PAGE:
|1,800 feet of hell|
As far back as elementary school, I’ve struggled with running fast paces over long distances. I really did try. In fifth grade, I ran the 50 yard dash for the track team and even placed first in my town for the standing broad jump (still the apex of my athletic career). These events were part of the Presidential Physical Fitness test that every kid had to take to pass gym class. Running 150 feet and jumping six feet was relatively easy. It was the 600-yard timed run around the field that haunted me all the way through high school.
I wasn’t alone. We all dreaded the “Six Hundred”, a seemingly endless distance. Now that I have some perspective, I realize that 600 yards is a mere third of a mile. One and a half quarter repeats! I actually remember my high school time (2:12, the temperature of boiling water : ) that put me right in the middle of the pack. What was regarded then as a mediocre time actually calculates to a 6:27 pace. If only I had more perspective back in those days. At the time, all I could think about was the painful burning in my throat and the relief that it was finally over.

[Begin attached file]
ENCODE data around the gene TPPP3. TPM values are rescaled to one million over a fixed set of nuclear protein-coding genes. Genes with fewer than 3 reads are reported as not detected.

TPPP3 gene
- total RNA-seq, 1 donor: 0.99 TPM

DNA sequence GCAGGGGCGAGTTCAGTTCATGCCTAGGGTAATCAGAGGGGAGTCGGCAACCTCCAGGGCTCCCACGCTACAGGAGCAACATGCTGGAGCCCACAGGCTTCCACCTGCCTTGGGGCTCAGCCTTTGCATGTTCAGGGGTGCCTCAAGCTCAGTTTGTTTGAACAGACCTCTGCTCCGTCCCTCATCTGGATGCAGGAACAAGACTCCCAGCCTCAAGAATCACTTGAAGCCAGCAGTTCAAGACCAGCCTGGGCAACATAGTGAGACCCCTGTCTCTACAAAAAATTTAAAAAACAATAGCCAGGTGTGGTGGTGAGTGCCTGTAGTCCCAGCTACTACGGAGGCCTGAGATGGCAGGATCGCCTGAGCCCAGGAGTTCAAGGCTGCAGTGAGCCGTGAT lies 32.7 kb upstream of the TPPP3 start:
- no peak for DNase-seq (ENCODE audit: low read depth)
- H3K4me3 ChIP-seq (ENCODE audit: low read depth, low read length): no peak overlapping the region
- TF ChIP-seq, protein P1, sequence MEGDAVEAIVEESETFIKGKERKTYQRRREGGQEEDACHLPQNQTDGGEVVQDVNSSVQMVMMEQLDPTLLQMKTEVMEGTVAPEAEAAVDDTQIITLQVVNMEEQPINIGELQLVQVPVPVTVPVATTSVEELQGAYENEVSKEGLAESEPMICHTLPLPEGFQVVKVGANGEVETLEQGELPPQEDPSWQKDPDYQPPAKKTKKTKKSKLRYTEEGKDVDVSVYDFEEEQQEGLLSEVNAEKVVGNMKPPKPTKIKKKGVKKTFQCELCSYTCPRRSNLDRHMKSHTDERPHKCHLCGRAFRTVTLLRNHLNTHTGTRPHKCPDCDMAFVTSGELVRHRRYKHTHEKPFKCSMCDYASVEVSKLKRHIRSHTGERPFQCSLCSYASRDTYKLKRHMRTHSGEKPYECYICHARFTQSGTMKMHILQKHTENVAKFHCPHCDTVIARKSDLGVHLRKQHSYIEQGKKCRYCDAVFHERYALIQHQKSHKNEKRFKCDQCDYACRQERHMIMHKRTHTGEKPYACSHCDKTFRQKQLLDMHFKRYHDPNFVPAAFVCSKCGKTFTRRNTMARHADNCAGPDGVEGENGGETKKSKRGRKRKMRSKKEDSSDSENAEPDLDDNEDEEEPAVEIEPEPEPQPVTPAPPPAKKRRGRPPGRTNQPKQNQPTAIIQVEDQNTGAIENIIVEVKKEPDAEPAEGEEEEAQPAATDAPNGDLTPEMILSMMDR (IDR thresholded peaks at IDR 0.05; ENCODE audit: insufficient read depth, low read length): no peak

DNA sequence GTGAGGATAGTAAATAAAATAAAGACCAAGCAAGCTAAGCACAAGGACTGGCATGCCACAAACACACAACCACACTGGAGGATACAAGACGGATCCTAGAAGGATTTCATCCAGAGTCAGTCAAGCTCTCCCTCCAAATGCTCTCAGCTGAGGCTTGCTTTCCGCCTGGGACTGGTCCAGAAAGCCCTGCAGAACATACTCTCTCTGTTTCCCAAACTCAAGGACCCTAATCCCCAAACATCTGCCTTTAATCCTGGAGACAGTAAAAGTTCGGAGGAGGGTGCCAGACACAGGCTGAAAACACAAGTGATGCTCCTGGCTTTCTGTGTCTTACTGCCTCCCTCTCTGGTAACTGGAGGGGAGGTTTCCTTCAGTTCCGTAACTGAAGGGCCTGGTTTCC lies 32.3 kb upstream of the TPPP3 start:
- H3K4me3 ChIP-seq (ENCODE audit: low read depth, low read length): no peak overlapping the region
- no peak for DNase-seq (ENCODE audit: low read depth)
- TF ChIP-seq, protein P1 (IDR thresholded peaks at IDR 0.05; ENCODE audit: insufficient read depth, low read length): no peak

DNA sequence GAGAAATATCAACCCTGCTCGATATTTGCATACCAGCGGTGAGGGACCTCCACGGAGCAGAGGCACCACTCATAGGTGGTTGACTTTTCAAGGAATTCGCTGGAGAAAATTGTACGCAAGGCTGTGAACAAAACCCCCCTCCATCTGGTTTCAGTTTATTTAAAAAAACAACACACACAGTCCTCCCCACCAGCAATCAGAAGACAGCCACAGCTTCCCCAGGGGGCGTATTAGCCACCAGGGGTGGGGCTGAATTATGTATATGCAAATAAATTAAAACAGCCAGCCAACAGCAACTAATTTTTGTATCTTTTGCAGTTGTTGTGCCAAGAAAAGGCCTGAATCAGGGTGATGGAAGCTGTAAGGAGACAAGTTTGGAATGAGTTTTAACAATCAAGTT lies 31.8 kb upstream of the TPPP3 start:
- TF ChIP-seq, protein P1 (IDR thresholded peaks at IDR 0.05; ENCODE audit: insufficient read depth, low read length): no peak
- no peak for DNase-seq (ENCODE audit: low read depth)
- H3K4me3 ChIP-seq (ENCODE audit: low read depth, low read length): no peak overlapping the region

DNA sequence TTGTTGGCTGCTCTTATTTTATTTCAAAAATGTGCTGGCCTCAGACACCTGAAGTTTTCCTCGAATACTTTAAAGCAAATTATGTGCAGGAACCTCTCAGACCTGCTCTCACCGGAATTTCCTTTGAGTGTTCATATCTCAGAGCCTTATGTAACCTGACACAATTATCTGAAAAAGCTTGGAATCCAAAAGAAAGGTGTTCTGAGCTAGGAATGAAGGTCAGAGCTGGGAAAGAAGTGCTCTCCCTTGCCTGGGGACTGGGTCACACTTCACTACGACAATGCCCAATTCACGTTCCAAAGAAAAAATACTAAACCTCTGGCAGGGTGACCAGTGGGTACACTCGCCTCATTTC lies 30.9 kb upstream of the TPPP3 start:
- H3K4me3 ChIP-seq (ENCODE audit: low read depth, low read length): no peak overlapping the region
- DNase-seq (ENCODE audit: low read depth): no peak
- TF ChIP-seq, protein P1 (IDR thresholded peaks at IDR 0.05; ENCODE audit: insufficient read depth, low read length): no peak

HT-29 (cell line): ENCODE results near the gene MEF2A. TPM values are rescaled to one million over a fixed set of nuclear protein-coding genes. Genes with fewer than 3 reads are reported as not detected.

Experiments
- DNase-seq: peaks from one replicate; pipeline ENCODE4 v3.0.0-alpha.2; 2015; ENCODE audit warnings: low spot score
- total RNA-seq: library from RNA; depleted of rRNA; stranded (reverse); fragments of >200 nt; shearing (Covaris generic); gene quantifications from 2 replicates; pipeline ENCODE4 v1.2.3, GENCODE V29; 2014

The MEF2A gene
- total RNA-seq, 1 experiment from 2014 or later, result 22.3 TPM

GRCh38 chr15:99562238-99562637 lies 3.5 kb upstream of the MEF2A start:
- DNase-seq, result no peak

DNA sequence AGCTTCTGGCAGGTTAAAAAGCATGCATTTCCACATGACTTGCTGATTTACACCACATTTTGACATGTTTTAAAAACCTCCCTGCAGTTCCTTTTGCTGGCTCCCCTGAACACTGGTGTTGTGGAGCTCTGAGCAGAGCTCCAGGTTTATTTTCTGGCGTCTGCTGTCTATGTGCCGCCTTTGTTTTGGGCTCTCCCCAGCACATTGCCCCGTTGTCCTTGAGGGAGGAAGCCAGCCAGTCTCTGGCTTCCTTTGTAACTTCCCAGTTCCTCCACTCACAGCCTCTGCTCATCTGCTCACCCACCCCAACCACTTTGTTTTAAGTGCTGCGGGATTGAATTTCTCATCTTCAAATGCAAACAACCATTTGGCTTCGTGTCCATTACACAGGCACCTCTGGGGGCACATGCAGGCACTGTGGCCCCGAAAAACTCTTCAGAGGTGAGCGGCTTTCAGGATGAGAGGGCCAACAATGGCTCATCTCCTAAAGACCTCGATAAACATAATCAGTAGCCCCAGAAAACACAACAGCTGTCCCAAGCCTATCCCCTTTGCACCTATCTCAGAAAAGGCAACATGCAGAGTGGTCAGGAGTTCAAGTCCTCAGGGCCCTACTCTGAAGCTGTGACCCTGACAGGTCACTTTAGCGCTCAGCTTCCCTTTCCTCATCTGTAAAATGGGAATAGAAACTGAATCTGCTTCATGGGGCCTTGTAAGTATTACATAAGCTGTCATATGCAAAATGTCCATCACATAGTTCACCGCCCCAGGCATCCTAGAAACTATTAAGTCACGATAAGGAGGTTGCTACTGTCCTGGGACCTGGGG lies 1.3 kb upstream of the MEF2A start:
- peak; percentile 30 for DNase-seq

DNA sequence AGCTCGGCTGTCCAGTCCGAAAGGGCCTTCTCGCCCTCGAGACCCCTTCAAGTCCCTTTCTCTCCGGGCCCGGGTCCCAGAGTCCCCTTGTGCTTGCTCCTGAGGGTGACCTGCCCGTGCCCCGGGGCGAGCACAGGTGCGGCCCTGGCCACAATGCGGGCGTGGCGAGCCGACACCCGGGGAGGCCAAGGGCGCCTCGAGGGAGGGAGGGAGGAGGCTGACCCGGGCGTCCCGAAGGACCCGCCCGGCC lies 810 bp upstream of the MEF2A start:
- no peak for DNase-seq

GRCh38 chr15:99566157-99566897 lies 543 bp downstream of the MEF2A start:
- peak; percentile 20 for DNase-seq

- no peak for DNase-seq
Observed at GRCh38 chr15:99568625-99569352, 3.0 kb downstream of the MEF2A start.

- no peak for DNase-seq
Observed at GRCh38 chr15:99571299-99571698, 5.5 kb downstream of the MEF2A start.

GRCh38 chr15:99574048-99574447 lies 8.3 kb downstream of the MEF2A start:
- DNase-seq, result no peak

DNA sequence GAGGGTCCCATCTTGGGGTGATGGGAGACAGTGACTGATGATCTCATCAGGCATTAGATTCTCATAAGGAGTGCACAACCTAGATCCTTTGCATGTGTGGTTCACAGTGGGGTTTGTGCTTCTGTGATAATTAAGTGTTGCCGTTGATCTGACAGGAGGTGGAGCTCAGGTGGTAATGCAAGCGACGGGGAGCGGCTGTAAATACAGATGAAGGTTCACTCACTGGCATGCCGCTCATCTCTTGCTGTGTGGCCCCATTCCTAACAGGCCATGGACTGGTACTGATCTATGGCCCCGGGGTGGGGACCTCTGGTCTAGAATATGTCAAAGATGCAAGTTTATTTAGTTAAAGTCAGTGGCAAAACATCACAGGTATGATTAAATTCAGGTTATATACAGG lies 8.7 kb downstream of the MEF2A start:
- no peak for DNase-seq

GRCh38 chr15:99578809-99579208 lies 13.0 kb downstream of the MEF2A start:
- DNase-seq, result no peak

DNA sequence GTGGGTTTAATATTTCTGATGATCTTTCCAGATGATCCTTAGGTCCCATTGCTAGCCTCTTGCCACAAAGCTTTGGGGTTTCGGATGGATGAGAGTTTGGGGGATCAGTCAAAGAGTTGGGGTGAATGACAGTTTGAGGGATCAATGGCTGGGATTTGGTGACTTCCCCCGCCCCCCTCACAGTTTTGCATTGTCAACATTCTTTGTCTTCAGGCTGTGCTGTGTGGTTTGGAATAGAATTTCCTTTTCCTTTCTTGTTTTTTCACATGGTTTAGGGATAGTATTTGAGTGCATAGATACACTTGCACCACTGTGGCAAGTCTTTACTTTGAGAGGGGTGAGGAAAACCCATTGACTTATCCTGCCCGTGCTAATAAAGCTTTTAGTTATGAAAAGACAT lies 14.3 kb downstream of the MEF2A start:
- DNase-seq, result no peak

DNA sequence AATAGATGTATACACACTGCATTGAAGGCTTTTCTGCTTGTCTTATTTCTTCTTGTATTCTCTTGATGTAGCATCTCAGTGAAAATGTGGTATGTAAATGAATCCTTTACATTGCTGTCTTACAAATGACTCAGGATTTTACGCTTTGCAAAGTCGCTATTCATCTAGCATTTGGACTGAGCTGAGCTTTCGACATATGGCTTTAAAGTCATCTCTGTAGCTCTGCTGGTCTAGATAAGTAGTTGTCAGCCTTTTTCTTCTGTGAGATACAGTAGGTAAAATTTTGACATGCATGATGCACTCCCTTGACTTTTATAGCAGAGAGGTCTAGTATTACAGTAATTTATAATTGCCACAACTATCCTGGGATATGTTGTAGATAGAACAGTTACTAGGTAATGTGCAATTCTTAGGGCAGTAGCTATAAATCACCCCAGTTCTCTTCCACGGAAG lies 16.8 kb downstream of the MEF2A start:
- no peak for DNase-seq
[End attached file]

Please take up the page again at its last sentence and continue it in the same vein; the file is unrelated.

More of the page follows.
A recent suggestion by my running and blogging buddy She Is Out Running brought back memories of the Six Hundred. SIOR proposed that she, TPP and I do a timed mile run. I thought that was a great idea. I’ve come to terms with my race times slipping over the past few years, but I’m still achieving credible times when I do repeats. A mile distance is a great way to see how far I can push my anaerobic capabilities.
Intervals (for most of us) are a combination of short but intense bursts of speed, followed by a similarly short jog or rest. The biggest challenge of running a flat-out mile will be to sustain that intensity for a much longer period. I can go full speed for 200 meters and maintain a 180 SPM cadence through a full quarter. After that I begin to fade. Maybe that was why running the 600 as a sprint was always so difficult.
The fastest mile I can remember running was a 7:51 at Long Beach that led to my 10K PR. I’d started at the front with all the hollow-eyed ectomorphs who took off at the gun like whippets. I was passed by a lot of people and thought I was having an off day. When I saw the Mile 1 timing clock, I realized those speedsters were running six and seven minute miles. So that’s why people use pacers!
Maybe speedsters SIOR or TPP can do a pace lap for me when I do my timed mile. I’d return the favor, but I fear my 6:27 days are far behind me.